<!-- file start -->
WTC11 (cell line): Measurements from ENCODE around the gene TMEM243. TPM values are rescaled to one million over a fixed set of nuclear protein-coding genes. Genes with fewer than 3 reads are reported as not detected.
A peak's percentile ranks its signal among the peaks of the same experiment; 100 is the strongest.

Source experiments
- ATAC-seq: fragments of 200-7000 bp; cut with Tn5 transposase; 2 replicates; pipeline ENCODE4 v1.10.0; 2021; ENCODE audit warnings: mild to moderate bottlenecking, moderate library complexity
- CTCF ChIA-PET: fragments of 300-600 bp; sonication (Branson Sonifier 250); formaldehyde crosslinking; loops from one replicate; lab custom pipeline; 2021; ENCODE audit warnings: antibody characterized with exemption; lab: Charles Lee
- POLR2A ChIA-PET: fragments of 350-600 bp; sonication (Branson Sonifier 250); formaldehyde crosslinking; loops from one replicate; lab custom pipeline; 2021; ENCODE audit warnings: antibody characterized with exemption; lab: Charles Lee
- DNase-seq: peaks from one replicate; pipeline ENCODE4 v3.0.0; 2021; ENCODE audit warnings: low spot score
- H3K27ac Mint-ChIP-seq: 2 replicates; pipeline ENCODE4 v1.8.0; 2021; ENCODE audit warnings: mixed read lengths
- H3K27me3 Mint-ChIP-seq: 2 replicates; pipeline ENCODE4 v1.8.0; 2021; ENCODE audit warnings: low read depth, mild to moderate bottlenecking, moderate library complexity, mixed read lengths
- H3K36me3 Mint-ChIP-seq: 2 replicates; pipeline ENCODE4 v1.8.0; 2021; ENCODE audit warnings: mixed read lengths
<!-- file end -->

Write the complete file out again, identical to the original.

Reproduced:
WTC11 (cell line): Measurements from ENCODE around the gene TMEM243. TPM values are rescaled to one million over a fixed set of nuclear protein-coding genes. Genes with fewer than 3 reads are reported as not detected.
A peak's percentile ranks its signal among the peaks of the same experiment; 100 is the strongest.

Source experiments
- ATAC-seq: fragments of 200-7000 bp; cut with Tn5 transposase; 2 replicates; pipeline ENCODE4 v1.10.0; 2021; ENCODE audit warnings: mild to moderate bottlenecking, moderate library complexity
- CTCF ChIA-PET: fragments of 300-600 bp; sonication (Branson Sonifier 250); formaldehyde crosslinking; loops from one replicate; lab custom pipeline; 2021; ENCODE audit warnings: antibody characterized with exemption; lab: Charles Lee
- POLR2A ChIA-PET: fragments of 350-600 bp; sonication (Branson Sonifier 250); formaldehyde crosslinking; loops from one replicate; lab custom pipeline; 2021; ENCODE audit warnings: antibody characterized with exemption; lab: Charles Lee
- DNase-seq: peaks from one replicate; pipeline ENCODE4 v3.0.0; 2021; ENCODE audit warnings: low spot score
- H3K27ac Mint-ChIP-seq: 2 replicates; pipeline ENCODE4 v1.8.0; 2021; ENCODE audit warnings: mixed read lengths
- H3K27me3 Mint-ChIP-seq: 2 replicates; pipeline ENCODE4 v1.8.0; 2021; ENCODE audit warnings: low read depth, mild to moderate bottlenecking, moderate library complexity, mixed read lengths
- H3K36me3 Mint-ChIP-seq: 2 replicates; pipeline ENCODE4 v1.8.0; 2021; ENCODE audit warnings: mixed read lengths